In a significant blow to several electric vehicle (EV) manufacturers, various models have lost their eligibility for up to $7,500 in U.S. tax credits. The updated battery sourcing norms have impacted car models from Tesla Inc TSLA, Nissan Motor Co Ltd NSANY, and General Motors Co GM, among others.
What Happened: The U.S. Treasury’s recent guidelines, designed to shift the U.S. electric vehicle supply chain away from China, have caused the count of EV models qualifying for tax credits to plunge from 43 to 13, Bloomberg reported.
Among the vehicles still eligible for consumer credit are Tesla’s Model Y, Rivian’s R1T pickup truck, Stellantis NV’s Jeep Wrangler 4xe and Ford’s F-150 Lightning pickup truck.
The new rules permit buyers to claim the tax credit at the point of sale at participating dealerships, provided they adhere to set limits on vehicle price and buyer income.
Models like the Volkswagen ID.4, Tesla Model 3 Rear Wheel Drive, Bayerische Motoren Werke AG’s BMWYY BMW X5 xDrive50e, Audi Q5 PHEV 55, Cadillac Lyriq, and Ford Motor Co’s F E-Transit were among those that lost their tax credit eligibility. However, firms like Volkswagen AG VWAGY and Nissan expressed optimism about regaining eligibility under the new rules in the future, according to Reuters.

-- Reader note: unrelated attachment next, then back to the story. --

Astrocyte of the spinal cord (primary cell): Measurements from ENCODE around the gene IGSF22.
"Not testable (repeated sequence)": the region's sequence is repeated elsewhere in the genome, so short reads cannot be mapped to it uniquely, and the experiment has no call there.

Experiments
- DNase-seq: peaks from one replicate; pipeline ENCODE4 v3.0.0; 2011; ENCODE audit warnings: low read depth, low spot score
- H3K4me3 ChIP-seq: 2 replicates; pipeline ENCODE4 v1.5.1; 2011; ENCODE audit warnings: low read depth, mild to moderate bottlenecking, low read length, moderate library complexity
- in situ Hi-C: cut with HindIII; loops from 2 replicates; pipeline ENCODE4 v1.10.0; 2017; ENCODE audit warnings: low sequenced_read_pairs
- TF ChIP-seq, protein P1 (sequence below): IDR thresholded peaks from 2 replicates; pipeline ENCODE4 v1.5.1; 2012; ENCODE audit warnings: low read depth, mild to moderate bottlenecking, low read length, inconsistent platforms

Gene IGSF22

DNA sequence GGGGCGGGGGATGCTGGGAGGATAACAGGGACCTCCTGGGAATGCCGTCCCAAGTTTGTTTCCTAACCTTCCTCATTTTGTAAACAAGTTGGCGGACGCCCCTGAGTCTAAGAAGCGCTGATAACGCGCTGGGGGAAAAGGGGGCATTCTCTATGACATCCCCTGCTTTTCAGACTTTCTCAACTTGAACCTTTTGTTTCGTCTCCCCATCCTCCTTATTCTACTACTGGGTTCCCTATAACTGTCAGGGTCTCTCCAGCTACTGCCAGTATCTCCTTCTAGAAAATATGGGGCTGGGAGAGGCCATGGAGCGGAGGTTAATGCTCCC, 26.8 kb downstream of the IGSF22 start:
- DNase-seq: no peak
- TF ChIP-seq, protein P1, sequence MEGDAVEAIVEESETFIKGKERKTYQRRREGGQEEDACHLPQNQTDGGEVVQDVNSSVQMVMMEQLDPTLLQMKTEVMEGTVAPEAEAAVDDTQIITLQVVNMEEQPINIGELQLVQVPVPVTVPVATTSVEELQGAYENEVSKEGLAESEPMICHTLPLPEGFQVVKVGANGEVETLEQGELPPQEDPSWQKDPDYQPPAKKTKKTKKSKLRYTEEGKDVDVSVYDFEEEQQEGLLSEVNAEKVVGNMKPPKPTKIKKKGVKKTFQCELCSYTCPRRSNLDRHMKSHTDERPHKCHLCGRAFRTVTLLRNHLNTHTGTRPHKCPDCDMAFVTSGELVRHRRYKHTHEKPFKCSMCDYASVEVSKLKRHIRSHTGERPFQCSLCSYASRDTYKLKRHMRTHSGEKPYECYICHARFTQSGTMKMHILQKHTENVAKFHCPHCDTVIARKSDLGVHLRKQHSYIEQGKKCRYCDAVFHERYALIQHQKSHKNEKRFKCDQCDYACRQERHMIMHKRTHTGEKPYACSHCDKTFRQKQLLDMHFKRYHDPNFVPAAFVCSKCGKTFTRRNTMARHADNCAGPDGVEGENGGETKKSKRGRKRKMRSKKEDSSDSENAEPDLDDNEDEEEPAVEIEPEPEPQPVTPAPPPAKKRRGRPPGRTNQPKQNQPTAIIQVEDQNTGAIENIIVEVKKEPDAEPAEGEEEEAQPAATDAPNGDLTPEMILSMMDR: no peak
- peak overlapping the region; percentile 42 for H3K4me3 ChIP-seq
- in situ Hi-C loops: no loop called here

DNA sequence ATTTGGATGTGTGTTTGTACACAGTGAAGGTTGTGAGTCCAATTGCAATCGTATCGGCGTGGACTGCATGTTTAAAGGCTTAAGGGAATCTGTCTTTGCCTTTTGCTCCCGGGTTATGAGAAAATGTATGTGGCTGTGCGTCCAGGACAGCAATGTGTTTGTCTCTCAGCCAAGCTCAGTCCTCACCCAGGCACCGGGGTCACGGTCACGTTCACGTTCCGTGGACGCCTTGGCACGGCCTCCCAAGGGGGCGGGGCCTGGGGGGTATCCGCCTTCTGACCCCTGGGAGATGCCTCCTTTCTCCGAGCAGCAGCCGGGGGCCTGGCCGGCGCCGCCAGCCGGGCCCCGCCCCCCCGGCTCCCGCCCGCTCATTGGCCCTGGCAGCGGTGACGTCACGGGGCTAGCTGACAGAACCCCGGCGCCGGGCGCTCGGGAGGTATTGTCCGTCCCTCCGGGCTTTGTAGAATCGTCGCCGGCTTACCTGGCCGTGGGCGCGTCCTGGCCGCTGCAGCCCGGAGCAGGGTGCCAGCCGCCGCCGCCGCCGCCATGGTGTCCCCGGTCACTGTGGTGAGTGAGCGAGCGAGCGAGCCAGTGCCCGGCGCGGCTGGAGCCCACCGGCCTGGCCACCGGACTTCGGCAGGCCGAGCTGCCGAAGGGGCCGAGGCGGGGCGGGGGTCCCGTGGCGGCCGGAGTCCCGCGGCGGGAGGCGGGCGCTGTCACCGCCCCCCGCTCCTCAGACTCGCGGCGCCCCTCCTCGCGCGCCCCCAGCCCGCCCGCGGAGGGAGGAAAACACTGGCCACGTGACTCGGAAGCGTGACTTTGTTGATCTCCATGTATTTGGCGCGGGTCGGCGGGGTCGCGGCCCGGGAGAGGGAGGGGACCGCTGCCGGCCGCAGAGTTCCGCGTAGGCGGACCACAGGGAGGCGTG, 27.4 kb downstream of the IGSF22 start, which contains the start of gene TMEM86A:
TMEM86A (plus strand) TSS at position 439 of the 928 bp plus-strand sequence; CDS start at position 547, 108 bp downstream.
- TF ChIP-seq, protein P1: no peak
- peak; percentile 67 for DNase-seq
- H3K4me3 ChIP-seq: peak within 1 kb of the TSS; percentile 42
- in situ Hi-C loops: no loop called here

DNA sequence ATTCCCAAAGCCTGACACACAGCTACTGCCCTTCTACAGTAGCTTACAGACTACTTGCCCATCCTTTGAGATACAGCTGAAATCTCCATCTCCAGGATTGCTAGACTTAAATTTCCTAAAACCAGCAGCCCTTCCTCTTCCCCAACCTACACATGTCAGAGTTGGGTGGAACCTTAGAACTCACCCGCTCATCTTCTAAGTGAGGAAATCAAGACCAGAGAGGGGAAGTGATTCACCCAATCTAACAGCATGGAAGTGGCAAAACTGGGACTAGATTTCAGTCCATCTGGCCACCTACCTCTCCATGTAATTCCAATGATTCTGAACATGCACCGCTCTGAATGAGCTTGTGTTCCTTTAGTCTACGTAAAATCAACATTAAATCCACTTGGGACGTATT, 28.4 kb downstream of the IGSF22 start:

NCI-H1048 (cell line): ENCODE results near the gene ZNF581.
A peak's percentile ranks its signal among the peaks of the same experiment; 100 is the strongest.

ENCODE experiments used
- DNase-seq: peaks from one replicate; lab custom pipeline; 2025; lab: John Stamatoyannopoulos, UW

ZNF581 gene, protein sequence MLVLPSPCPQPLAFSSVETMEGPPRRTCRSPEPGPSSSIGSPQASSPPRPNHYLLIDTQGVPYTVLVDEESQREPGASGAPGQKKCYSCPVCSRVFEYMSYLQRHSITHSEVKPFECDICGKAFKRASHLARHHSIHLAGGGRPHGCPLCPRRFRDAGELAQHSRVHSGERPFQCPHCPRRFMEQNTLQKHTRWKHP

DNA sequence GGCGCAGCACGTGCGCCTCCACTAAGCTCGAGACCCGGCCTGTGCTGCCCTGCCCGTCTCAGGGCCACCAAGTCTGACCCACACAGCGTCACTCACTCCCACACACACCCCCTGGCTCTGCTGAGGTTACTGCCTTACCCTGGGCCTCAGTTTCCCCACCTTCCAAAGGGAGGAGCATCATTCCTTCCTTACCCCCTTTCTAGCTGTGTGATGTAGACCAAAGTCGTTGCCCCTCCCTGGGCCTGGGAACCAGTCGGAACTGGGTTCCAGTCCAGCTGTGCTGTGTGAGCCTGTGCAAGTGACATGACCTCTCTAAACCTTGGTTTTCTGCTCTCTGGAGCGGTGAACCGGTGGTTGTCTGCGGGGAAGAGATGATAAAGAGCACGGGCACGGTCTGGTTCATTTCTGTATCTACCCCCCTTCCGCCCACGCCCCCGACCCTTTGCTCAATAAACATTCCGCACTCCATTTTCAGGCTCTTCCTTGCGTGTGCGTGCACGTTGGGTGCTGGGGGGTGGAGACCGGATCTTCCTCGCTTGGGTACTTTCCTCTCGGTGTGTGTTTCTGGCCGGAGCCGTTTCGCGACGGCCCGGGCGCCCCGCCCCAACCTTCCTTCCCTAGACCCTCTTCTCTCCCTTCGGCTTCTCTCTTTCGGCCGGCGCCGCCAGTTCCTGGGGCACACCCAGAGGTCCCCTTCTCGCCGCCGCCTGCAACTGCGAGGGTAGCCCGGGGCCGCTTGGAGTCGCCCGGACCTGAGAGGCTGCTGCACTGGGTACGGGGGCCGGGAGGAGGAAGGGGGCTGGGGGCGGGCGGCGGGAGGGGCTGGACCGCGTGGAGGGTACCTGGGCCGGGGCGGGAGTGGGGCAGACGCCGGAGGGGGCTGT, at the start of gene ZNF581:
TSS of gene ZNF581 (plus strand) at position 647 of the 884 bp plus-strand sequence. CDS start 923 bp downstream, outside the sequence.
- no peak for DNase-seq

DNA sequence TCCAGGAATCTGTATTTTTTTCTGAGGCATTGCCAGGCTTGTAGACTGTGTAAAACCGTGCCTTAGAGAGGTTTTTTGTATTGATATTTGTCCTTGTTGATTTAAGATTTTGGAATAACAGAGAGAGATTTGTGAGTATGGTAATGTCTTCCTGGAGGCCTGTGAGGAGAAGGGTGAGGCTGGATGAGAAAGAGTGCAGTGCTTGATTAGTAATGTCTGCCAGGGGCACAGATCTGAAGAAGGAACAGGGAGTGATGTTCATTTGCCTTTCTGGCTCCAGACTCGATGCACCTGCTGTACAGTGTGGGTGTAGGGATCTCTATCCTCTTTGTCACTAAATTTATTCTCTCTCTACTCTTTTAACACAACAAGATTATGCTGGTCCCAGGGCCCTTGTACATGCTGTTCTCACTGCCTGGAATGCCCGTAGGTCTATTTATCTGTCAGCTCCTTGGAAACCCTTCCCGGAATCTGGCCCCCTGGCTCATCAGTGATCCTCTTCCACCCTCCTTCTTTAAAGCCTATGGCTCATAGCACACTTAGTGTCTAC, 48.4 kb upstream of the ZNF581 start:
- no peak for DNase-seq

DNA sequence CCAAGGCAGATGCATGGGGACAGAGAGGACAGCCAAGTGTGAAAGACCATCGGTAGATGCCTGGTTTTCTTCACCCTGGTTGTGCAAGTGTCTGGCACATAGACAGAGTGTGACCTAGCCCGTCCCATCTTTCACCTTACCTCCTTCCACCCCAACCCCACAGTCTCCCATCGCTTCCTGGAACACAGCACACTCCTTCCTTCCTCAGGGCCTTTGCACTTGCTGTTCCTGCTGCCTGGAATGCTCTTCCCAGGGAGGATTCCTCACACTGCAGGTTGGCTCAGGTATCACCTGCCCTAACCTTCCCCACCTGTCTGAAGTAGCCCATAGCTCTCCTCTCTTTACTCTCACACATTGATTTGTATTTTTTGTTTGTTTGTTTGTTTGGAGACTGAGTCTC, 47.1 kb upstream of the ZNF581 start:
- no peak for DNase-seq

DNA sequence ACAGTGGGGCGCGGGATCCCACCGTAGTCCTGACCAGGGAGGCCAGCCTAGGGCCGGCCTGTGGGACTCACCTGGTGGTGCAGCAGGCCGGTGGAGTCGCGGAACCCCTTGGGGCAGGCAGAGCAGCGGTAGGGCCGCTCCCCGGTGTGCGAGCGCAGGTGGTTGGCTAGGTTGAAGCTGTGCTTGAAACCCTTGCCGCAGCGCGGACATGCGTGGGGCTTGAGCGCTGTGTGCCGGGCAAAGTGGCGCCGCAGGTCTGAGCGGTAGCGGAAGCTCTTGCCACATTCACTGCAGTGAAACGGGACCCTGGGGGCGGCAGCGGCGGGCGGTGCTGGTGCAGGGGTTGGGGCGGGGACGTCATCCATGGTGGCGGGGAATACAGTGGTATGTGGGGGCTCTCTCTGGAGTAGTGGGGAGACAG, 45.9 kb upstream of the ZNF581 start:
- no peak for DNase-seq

Tesla, on its website, noted that the “Cybertruck is likely to qualify for the federal tax credit later in 2024.”
Why It Matters: These changes come on the heels of the Biden administration’s Inflation Reduction Act (IRA), which converted the EV tax credit from a post-tax filing rebate to an instant incentive, thereby boosting EV sales. However, the modified tax credit system imposes stringent criteria for the sourcing of EV battery materials, primarily aimed at reducing dependence on foreign entities, particularly China. This policy change is expected to bolster the domestic supply of battery minerals despite the uncertainty surrounding the eligibility of certain EV models for the tax credit.
The new rules also follow the implementation of two new taxes in Kentucky that have made owning an EV more costly. This includes an additional annual registration fee of $120 and an extra 3 cents per kilowatt hour of electricity distributed at public EV charging stations. These changes significantly impact commuters and apartment dwellers who rely more on public charging, potentially making EV ownership more expensive for renters than homeowners.
Image Via Unsplash